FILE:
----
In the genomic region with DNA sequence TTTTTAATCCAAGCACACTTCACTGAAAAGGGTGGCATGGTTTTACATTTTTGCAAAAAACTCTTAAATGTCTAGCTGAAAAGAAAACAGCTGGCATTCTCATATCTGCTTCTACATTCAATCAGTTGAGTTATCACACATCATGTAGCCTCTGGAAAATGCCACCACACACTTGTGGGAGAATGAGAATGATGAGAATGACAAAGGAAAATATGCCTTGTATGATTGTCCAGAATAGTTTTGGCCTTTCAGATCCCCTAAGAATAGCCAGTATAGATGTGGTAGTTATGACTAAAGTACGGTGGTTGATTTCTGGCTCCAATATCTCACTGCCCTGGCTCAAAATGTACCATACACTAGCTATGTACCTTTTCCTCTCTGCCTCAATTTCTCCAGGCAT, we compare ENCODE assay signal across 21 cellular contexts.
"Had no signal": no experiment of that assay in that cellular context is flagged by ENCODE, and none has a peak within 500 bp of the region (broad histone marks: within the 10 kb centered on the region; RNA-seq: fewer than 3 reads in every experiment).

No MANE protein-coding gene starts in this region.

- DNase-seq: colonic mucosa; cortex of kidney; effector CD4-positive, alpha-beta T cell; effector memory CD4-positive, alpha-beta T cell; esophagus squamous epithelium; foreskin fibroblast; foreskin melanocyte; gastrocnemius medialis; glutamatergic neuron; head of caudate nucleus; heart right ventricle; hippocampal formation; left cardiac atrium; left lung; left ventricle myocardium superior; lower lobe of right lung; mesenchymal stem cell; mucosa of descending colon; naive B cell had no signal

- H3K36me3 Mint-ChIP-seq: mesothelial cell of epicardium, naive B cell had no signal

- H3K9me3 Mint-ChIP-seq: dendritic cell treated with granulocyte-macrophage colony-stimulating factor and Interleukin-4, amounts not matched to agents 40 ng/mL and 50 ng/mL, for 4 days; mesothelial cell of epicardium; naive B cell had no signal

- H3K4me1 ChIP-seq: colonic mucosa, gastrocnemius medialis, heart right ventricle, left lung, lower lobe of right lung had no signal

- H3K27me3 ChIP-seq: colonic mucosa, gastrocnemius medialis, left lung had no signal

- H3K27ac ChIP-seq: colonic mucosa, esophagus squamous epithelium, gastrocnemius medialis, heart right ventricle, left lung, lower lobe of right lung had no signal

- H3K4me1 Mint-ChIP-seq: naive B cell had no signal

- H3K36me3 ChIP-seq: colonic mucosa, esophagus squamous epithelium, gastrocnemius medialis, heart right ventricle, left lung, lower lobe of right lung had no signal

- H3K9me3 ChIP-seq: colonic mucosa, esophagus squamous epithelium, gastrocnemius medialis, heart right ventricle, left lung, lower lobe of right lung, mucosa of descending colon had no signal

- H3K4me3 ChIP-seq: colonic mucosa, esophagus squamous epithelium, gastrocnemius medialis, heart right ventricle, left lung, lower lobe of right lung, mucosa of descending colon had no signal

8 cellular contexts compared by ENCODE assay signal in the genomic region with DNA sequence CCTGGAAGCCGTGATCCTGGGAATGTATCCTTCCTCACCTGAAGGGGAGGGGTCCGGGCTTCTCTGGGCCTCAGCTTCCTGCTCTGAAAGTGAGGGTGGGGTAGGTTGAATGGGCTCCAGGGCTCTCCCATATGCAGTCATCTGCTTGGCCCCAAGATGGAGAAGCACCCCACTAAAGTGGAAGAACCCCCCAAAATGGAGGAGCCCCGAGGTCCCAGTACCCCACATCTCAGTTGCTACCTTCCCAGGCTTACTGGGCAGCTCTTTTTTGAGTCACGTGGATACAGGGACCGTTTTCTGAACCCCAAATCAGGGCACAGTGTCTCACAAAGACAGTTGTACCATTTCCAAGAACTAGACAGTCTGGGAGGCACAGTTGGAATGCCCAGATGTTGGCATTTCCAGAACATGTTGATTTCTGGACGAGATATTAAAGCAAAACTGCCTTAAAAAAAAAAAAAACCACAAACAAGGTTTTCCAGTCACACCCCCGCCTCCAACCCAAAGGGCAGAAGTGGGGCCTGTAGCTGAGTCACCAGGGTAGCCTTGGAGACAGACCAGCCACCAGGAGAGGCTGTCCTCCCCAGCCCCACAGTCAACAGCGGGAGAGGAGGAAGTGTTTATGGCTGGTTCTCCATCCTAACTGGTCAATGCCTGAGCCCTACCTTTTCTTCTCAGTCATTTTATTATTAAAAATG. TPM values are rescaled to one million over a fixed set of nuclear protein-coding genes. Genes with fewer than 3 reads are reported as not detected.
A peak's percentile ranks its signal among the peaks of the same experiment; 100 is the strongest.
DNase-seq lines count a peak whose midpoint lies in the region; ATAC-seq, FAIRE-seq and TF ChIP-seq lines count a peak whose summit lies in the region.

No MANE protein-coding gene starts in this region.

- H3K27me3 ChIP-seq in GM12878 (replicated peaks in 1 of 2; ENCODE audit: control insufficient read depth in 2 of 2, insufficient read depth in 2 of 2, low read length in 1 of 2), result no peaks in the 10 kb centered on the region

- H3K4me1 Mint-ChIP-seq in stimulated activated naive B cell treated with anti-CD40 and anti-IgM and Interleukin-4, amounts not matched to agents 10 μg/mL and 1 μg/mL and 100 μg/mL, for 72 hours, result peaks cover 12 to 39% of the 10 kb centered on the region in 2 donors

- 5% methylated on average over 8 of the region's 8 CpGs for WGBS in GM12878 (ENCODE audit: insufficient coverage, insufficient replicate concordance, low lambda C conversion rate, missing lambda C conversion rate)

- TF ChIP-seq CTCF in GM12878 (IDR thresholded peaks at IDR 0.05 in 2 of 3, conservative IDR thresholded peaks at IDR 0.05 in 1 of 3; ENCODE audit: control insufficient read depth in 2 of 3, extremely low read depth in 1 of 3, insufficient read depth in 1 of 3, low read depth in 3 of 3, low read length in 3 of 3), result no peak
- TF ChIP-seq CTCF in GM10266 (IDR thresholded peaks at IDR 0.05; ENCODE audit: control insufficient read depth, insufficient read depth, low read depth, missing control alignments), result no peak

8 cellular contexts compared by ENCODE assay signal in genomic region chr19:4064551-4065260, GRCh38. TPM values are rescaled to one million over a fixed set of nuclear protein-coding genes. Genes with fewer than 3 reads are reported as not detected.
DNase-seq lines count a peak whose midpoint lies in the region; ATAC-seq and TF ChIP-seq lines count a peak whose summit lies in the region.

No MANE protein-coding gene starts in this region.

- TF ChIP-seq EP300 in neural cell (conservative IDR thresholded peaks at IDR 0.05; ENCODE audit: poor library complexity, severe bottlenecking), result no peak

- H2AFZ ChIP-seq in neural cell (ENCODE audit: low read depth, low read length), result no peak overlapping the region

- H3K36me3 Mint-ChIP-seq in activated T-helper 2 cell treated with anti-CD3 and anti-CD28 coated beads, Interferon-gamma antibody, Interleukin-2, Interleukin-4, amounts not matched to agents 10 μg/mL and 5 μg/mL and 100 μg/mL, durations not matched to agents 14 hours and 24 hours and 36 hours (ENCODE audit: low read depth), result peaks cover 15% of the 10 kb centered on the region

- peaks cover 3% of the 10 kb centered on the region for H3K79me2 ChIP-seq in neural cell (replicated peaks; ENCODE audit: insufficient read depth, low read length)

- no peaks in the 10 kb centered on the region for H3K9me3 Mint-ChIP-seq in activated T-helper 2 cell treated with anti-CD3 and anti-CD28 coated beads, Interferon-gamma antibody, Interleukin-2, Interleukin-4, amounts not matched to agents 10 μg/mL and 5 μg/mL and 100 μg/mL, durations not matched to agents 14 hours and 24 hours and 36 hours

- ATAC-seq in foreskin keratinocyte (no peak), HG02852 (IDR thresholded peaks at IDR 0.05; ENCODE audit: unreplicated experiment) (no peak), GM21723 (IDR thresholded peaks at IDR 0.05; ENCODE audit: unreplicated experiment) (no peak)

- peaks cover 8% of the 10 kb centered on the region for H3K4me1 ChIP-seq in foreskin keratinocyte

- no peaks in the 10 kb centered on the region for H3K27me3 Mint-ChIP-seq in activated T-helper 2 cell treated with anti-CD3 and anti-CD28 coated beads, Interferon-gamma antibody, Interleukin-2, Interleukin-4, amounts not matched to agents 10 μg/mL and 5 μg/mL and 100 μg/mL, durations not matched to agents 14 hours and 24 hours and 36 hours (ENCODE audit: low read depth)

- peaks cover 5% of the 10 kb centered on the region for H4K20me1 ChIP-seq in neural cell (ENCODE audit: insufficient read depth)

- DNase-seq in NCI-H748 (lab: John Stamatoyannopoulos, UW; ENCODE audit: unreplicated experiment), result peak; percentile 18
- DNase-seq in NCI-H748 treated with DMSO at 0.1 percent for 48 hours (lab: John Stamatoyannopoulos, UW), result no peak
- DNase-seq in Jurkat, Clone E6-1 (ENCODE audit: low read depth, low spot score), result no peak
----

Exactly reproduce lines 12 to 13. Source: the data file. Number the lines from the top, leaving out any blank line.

- H3K9me3 ChIP-seq: colonic mucosa, esophagus squamous epithelium, gastrocnemius medialis, heart right ventricle, left lung, lower lobe of right lung, mucosa of descending colon had no signal

- H3K4me3 ChIP-seq: colonic mucosa, esophagus squamous epithelium, gastrocnemius medialis, heart right ventricle, left lung, lower lobe of right lung, mucosa of descending colon had no signal